Eating Disorder Support Network of Alberta: Measuring what works
What does research tell us about reducing the shame and stigma that often accompany eating disorders? That's the question psychology student Milena Miller tackled for her community partner, the Eating Disorder Support Network of Alberta.
Since 2014, the network has offered professionally-facilitated support groups for individuals with eating disorders and for their families and friends. From the first, participants filled out surveys at the beginning and end of their time in a support group. Results showed obvious gains in their feelings of hope, connection, and empowerment--but levels of shame and stigma seemed to remain high. When offered the services of a King's research student, Sue Huff, the network's executive director, seized the opportunity to look for ways to bring those levels down.
Supported by Dr. Heather Looy, a King's psychology professor who has had her own battles with bulimia, Miller dug into the research. She found little written about shame and stigma related to eating disorders, but enough to realize those feelings are complex and hard to shift. She also discovered a related concept, self-compassion, which could act as a shield against shame. With Dr. Looy, she created a list of questions validated by other research to measure both shame and self-compassion. They then met with Huff, who helped hone the list based on experience with a daughter who has lived through anorexia and with countless families encountered through her work in the network.
The resulting survey is being used to measure the effectiveness of all the network's support groups. Initial analysis is showing significant increases in self-compassion and some reduction in shame, although less marked. What's more, Miller and Dr. Looy are doing a more rigorous analysis of previous surveys than has occurred in the past and finding more reduction in shame and stigma than the network realized.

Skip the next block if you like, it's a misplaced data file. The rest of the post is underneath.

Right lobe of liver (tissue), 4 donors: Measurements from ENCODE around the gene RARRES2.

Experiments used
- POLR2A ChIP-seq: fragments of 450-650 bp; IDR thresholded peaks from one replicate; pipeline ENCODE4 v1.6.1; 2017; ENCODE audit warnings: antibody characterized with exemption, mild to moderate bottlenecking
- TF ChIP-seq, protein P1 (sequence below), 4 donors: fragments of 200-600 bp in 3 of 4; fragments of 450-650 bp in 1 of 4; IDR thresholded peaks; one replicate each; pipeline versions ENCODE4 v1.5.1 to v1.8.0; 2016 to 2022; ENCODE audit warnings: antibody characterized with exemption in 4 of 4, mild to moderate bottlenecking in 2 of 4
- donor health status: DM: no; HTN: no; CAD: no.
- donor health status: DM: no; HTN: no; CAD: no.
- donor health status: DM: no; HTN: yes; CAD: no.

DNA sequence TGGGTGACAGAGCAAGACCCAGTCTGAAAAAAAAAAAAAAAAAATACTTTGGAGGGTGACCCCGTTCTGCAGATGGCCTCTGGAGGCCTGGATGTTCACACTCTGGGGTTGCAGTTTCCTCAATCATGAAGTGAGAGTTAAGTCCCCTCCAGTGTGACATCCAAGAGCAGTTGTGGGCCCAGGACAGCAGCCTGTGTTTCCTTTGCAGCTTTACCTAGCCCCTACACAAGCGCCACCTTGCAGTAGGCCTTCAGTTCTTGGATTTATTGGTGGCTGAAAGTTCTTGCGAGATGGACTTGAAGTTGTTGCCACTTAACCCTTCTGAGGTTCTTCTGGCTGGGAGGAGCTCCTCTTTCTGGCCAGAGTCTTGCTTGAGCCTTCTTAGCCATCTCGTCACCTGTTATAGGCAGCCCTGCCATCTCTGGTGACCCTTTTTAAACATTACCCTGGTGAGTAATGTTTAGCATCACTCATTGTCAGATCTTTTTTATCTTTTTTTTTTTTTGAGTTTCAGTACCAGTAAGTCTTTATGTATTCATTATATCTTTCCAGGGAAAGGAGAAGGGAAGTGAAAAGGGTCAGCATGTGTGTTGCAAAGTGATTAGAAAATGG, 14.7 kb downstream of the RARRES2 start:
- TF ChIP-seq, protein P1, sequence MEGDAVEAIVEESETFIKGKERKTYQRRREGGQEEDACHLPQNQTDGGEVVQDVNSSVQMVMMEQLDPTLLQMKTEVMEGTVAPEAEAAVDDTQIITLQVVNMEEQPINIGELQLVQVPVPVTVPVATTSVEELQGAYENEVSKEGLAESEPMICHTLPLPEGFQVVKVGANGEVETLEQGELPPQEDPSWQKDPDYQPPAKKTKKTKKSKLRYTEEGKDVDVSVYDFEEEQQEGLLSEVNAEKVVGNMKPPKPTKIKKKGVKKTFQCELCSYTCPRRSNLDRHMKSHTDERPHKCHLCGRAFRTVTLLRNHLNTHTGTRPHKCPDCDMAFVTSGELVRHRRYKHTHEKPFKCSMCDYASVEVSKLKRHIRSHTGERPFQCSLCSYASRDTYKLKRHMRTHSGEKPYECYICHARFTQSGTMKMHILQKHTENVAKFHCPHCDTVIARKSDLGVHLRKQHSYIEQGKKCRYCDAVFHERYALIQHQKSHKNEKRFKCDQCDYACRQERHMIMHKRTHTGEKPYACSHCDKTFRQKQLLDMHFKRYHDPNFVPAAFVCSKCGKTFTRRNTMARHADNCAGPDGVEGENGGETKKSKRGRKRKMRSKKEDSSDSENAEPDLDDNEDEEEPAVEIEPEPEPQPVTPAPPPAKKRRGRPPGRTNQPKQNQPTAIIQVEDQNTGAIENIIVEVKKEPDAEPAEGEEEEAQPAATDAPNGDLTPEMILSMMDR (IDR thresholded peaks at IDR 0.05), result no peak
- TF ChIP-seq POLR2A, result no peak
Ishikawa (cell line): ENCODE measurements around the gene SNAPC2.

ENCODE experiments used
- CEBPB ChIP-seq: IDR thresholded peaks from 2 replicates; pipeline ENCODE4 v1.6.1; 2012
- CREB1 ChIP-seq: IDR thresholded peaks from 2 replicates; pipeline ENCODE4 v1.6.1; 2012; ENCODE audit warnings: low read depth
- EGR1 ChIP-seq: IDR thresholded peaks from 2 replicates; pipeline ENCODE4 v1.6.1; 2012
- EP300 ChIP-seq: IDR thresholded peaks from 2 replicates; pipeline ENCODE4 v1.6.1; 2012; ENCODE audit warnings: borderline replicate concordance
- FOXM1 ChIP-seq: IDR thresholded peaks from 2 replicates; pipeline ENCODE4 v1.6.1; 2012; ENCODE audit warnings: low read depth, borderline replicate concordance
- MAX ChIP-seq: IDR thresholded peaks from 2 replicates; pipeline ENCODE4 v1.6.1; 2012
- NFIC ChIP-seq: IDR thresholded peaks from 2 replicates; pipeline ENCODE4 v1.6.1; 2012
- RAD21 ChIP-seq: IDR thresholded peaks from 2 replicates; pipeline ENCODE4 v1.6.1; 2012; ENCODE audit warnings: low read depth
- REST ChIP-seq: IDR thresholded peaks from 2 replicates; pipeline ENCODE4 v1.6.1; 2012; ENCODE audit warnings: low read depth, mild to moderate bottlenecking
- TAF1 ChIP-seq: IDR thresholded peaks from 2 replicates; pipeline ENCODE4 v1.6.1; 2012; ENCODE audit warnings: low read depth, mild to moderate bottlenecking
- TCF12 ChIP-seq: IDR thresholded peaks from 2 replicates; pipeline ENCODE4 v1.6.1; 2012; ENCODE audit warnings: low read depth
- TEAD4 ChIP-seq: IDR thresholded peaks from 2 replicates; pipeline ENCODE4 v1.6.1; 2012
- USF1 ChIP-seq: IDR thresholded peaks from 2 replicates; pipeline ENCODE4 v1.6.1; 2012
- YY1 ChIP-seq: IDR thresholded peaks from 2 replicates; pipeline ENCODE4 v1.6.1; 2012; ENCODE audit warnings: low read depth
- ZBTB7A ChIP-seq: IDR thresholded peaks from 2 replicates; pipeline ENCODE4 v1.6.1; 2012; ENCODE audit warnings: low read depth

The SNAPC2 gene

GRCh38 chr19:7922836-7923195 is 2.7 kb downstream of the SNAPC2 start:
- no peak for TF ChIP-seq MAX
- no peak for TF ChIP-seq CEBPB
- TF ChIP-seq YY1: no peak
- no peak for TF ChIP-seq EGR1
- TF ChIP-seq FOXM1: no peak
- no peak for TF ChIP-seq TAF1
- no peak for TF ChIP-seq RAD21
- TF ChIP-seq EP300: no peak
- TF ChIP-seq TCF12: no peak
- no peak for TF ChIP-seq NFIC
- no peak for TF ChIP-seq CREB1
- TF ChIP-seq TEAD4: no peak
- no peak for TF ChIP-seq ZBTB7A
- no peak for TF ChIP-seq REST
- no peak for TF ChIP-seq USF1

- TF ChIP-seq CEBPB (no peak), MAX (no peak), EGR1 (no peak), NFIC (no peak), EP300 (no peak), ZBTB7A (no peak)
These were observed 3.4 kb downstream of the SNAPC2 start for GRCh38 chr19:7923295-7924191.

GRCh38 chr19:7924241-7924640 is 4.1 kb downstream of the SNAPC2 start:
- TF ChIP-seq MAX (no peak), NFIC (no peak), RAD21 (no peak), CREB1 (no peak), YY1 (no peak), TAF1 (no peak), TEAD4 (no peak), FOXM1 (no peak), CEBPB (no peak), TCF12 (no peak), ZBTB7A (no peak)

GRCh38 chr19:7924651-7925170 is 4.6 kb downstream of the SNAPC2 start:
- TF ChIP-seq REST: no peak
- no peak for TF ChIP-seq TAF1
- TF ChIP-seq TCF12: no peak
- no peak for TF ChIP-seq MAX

"It's nice to know we are having a positive impact," Huff says. "We've been sharing our research with the provincial government, our primary funder, which helps them feel like they are investing taxpayer dollars in something that has proven to be effective."
Already, excerpts from the work were presented at two conferences and appeared in an Eating Disorders Association of Canada newsletter. "Having a small university working with a small charity that is actually gaining attention from a professional body tells you there is a huge appetite for more research and study on eating disorders," Huff says. "It's one of the least funded areas of research, even though it has the highest mortality rate of any mental or psychological illness."
This is Dr. Looy's first foray into community engaged research. Translating data into reports that make sense to community partners is a skill she's still learning, she says, but one that will also help to make her fundamental research more accessible.
Miller says the project has given her a new appreciation of the role research can play in practice. "My plan is to become a counsellor, and after doing this project, I'm really inspired by everything the network is doing," she adds. "Maybe someday I'll be able to counsel those with eating disorders."